Jen.ODriscoll.Lemon | Jan 23, 2016 |
As much as I love A Room With A View, I had a hard time enjoying this one. It starting out extremely slow (even for Forster) and wasn't all that interesting once it got into the plot. Maybe it is my unfamiliarity with India, but I didn't think this book had the impact that A Room With A View or Howard's End did. ( )
  Jen.ODriscoll.Lemon | Jan 23, 2016 |
Showing 1-5 of 93 (next | show all)
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» Add other authors (71 possible)

Author nameRoleType of authorWork?Status
Forster, E. M.primary authorall editionsconfirmed
Magadini, ChristopherIllustratorsecondary authorsome editionsconfirmed
Sanders, Scott RussellAfterwordsecondary authorsome editionsconfirmed
Stallybrass, OliverEditorsecondary authorsome editionsconfirmed
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Epigraph
Dedication
To Syed Ross Masood and to the seventeen years of our friendship
First words
Except for the Marabar caves--and they are twenty miles off--the city of Chrandrapore presents nothing extraordinary.
Quotations
"We must exclude someone from our gathering, or we shall be left with nothing."
Last words
(Click to show. Warning: May contain spoilers.)
Disambiguation notice
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Wikipedia in English (2)

Book description
A mysterious incident at the Marabar caves, involving Adela Quested, newly arrived from England, and the presumed guilt of charming and mercurial Dr. Aziz, are at the centre of Forster's magnificent novel of India during the Raj. Topical now, as in 1924, in its evocation of the dangers and ambivalences inherent in colonialism, as Forster said, it is 'about something wider than politics, about the search of the human race for a more lasting home, about the universe as embodied in the Indian earth and the Indian sky, about the horror lurking in the Marabar caves...'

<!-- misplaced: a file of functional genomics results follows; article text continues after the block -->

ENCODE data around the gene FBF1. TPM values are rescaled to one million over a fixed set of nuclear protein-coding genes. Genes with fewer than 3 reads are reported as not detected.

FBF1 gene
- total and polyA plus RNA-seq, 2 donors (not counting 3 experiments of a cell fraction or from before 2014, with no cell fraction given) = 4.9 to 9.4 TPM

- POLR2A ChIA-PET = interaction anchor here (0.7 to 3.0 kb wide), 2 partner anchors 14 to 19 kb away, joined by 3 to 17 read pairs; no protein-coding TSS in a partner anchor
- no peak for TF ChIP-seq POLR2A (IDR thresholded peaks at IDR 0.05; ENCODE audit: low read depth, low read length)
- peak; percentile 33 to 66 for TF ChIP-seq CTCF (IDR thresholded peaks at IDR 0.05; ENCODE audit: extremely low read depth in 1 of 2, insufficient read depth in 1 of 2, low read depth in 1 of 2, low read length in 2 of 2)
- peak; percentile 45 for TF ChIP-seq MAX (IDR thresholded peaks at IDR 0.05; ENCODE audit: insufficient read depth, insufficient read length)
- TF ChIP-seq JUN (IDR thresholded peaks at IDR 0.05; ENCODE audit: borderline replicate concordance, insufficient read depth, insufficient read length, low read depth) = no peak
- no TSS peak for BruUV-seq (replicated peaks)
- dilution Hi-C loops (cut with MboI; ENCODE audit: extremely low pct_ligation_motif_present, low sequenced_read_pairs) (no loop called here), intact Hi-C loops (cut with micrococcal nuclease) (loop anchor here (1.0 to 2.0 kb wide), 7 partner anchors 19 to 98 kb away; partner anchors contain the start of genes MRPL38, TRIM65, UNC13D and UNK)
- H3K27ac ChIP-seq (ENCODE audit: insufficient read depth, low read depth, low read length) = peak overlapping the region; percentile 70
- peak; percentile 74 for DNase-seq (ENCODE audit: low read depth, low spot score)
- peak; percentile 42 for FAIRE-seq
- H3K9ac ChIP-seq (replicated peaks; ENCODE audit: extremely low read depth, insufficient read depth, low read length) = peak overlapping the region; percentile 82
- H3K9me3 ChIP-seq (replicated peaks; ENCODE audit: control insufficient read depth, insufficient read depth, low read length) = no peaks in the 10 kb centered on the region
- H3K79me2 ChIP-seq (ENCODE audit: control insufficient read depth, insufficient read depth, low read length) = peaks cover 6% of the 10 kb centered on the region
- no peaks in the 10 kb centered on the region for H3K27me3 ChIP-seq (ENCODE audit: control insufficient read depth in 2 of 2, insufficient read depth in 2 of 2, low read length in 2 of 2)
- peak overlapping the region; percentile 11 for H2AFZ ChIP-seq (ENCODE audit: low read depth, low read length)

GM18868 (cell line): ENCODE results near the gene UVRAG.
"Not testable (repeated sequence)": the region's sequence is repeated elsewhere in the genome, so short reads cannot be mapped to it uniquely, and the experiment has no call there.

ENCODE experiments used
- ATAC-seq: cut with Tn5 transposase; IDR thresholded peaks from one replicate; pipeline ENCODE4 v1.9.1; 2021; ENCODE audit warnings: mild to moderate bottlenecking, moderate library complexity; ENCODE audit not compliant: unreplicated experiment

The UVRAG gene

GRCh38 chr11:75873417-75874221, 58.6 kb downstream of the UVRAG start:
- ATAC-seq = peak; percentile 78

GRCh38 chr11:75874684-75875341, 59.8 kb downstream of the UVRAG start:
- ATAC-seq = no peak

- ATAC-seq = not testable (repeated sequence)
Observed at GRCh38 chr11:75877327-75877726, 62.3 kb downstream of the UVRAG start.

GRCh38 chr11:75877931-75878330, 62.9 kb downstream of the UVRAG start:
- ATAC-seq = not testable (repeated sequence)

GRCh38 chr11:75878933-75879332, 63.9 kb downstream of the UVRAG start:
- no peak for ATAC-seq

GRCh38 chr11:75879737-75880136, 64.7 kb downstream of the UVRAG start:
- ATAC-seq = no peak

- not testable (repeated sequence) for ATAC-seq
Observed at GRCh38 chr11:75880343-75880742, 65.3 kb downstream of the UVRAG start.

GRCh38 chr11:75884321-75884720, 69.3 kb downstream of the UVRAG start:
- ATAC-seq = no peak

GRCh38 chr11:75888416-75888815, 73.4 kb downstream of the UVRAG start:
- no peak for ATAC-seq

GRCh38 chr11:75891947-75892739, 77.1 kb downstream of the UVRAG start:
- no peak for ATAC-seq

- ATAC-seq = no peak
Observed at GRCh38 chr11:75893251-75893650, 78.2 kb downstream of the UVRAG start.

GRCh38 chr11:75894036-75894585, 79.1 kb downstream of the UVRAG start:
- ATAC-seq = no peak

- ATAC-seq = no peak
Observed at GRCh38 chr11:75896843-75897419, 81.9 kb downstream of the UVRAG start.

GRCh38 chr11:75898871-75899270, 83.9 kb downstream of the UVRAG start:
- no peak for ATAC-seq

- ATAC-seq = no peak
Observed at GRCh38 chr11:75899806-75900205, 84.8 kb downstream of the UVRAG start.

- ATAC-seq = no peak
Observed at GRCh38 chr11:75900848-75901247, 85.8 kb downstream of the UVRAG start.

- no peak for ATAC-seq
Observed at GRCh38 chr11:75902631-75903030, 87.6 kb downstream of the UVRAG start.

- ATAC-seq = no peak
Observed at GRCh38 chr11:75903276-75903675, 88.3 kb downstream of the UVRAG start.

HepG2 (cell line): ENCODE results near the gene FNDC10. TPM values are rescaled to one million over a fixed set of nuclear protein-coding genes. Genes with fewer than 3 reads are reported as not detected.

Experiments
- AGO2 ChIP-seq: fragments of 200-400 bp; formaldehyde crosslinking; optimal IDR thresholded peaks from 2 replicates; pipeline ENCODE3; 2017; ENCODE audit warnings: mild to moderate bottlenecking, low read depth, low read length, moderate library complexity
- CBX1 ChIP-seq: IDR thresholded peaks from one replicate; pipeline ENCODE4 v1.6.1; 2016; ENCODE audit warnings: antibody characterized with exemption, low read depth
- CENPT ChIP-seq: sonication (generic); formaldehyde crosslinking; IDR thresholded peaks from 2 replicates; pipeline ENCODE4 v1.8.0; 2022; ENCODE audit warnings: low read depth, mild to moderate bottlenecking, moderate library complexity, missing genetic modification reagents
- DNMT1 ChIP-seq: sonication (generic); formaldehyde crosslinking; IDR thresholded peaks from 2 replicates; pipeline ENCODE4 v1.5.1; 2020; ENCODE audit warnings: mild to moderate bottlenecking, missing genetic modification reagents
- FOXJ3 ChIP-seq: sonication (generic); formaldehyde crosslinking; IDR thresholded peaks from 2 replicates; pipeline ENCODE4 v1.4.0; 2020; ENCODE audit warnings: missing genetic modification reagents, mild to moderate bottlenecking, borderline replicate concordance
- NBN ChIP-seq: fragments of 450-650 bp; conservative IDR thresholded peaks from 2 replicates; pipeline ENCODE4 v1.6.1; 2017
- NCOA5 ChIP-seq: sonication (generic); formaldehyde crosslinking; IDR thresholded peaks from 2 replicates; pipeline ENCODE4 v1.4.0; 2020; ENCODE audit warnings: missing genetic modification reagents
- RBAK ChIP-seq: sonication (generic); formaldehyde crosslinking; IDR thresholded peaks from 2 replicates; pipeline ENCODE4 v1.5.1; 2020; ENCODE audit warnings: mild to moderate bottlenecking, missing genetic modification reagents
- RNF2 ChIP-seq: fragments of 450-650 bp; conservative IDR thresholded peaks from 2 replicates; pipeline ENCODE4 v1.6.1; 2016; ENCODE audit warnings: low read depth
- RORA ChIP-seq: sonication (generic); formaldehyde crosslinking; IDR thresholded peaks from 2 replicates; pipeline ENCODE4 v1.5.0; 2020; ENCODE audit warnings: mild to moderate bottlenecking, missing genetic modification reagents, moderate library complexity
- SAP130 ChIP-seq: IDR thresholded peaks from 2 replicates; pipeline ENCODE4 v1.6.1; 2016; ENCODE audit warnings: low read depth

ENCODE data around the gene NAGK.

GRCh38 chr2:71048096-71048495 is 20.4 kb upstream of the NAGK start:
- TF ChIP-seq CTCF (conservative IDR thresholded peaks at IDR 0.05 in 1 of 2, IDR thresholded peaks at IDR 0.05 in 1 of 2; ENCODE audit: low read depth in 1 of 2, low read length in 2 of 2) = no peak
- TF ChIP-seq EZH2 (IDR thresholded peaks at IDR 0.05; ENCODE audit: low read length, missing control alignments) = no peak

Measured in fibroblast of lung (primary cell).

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No descriptions found.

In this hard-hitting novel, first published in 1924, the murky personal relationship between an Englishwoman and an Indian doctor mirrors the troubled politics of colonialism. Adela Quested and her fellow British travelers, eager to experience the "real" India, develop a friendship with the urbane Dr. Aziz. While on a group outing, Adela and Dr. Aziz visit the Marabar caves together. As they emerge, Adela accuses the doctor of assaulting her. While Adela never actually claims she was raped, the decisions she makes ostracize her from both her countrymen and the natives, setting off a complex chain of events that forever changes the lives of all involved. This intense and moving story asks the listener serious questions about preconceptions regarding race, sex, religion, and truth. A political and philosophical masterpiece.… (more)

(summary from another edition)

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Audible.com

4 editions of this book were published by Audible.com.

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Penguin Australia

2 editions of this book were published by Penguin Australia.

Editions: 014144116X, 0143566385